Michigan Apple Committee posted on March 01, 2019 |
Reading an article about the importance of healthy eating may not seem very exciting to you, especially when there seems to be so much conflicting nutrition information. However, March is National Nutrition Month® and as a dietitian, I feel it’s the perfect time to set aside the fad diets and embrace the powerful, positive effects of consuming and enjoying a balanced diet. Over the years, I have witnessed the transformation that healthy lifestyle and dietary changes can bring. I have seen individuals go off medication for type II diabetes, lower life-threatening high blood pressure, lose and maintain a significant amount of weight, and just generally enjoy life more.
Whenever I speak to groups or individuals about healthy eating, I usually start with talking about the need for more fruits and vegetables. According to the Centers for Disease Control and Prevention (CDC), just 1 in 10 adults consume the recommended amounts. Fruits and veggies add color, flavor and texture to meals and are packed with vitamins, minerals and fiber. In addition, research shows that eating more fruits and vegetables does in fact make people happier. Studies with more than 2,000 Americans showed a correlation between days per week in which fruit and vegetables were consumed and reported levels of life satisfaction and happiness. Those who reported eating fruit and vegetables every day of the week were significantly more likely to report being happy and satisfied with their life as a whole. Those who ate the most fruit and vegetables pointed to several benefits, including pride in their choices; feeling good in their day-to-day activities; alleviation of physical illness; and confidence in their future health.1,2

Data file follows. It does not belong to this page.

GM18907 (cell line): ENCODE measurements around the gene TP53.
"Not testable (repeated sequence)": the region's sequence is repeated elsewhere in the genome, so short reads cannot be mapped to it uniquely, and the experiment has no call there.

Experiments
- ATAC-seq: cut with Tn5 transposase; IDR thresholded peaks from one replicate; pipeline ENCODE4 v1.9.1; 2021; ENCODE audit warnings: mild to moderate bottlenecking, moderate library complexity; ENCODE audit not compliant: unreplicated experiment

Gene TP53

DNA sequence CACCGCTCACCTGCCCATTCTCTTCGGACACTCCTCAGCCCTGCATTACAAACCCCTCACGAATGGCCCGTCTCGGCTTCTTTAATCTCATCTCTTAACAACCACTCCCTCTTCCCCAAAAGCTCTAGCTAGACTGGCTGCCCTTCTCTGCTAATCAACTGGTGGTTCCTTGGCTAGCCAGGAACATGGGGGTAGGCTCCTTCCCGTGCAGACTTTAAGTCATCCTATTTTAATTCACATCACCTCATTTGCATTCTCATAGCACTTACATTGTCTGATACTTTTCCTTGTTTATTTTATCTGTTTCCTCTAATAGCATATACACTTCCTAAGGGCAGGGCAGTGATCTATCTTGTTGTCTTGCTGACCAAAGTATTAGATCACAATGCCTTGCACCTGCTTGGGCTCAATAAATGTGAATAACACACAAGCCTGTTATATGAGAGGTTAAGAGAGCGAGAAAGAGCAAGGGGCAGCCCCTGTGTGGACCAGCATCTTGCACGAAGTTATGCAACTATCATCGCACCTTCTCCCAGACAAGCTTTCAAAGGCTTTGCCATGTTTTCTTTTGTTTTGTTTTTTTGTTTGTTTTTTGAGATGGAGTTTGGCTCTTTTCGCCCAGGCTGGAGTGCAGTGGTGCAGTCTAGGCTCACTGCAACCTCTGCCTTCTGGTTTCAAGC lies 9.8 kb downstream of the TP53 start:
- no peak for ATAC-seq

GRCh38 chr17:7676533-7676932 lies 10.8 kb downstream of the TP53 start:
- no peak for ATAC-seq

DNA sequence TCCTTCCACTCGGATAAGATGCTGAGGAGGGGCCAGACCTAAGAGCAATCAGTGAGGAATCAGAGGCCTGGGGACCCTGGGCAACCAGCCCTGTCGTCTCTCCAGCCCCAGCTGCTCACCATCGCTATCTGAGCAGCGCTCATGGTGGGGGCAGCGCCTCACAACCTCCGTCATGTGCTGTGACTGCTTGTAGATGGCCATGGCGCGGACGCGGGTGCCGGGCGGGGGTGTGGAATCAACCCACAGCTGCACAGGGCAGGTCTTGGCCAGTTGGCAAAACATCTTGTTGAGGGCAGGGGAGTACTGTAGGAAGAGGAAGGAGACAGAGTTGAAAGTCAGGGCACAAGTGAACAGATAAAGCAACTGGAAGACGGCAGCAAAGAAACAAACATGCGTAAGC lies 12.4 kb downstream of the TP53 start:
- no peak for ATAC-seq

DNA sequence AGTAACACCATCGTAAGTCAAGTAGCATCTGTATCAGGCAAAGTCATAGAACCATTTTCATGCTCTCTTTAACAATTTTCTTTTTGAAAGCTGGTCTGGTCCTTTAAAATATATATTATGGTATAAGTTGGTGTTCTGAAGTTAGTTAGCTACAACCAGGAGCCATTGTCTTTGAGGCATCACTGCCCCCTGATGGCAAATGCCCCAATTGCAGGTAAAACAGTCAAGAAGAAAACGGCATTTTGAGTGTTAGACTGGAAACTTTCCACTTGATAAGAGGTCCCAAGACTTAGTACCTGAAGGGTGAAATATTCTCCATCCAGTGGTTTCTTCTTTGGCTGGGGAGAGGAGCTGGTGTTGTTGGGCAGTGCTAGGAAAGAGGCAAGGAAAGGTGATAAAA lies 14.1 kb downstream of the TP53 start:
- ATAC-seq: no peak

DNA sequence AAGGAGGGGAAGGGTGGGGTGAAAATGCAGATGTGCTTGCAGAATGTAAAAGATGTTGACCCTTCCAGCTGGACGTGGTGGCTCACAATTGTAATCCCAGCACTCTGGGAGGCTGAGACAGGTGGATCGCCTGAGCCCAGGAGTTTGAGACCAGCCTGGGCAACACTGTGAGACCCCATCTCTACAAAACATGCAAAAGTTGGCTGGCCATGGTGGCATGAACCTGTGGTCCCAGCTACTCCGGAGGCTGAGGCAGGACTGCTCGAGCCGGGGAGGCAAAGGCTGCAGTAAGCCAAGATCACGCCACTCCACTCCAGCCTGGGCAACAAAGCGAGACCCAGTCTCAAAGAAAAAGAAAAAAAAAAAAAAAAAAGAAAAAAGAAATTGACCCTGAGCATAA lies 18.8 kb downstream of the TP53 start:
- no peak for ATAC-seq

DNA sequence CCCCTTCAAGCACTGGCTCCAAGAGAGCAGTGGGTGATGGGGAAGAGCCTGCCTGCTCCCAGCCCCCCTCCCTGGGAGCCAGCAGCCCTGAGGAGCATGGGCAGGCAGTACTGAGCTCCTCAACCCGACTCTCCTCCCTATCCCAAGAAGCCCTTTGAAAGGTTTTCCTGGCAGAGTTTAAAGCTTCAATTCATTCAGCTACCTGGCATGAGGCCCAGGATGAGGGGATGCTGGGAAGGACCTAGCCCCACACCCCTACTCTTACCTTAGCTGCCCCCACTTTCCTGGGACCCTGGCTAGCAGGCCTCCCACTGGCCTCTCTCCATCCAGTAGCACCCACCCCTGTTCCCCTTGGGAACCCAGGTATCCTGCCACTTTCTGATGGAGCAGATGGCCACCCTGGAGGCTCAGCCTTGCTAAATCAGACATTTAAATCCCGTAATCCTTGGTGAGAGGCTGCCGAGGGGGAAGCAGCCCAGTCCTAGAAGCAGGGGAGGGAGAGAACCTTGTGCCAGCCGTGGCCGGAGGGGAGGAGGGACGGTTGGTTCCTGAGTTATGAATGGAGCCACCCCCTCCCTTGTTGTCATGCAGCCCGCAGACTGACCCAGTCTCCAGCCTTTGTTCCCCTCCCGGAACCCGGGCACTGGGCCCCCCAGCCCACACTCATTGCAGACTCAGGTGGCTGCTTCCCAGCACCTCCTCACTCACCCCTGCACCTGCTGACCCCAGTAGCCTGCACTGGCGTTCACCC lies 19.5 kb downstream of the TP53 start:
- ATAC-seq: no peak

Think about what may be holding you back from increasing your intake of fruit and vegetables. Is it convenience, preparation time, family preferences, fear of spoilage? Remember that including all forms of fruit and vegetables (fresh, frozen, canned, dried and 100% juice) can help you overcome many of these barriers.
Why more fruits and veggies?
An eating pattern that is higher in vegetables and fruits has been associated with a reduced risk of several chronic diseases, including the number one killer - heart disease.
Fruits and vegetables are low in calories (depending on how it’s prepared, of course). For this reason, including more in your diet may help with weight management, especially if they are substituted for other higher calorie foods.
Fruits and vegetables are also a great resource in the kitchen! Fruits are naturally sweet and can help with reducing sources of added sugars. Vegetables can be used to enhance the flavor and texture of foods and at the same time expand the variety of foods we eat.
Make at least 5 cups of fruits and/or vegetables your daily goal. Try the following tips to enjoy more fruits and vegetables every day:
Add color to prepared salad greens with grated carrots, diced Michigan Apples, grape tomatoes, spinach leaves or mandarin oranges.
We all love pizza! Try veggie toppings like broccoli, spinach, green peppers, tomatoes, mushrooms and zucchini.
Grill colorful vegetable kabobs packed with tomatoes, green and red peppers, mushrooms and onions.
Place colorful fruit where everyone can easily grab something for a snack-on-the run. Keep a bowl of fresh Michigan Apples, and other fruits on your kitchen counter.
Blend your fruit. Puree Michigan Apples, berries, peaches or pears in a blender for a thick, sweet sauce on grilled or broiled seafood or poultry, or on pancakes, French toast or waffles. Or create a quick smoothie with milk or yogurt.
Fill your omelet with vegetables. Turn any omelet into a hearty meal with broccoli, squash, carrots, peppers, tomatoes or onions and low-fat sharp cheddar cheese.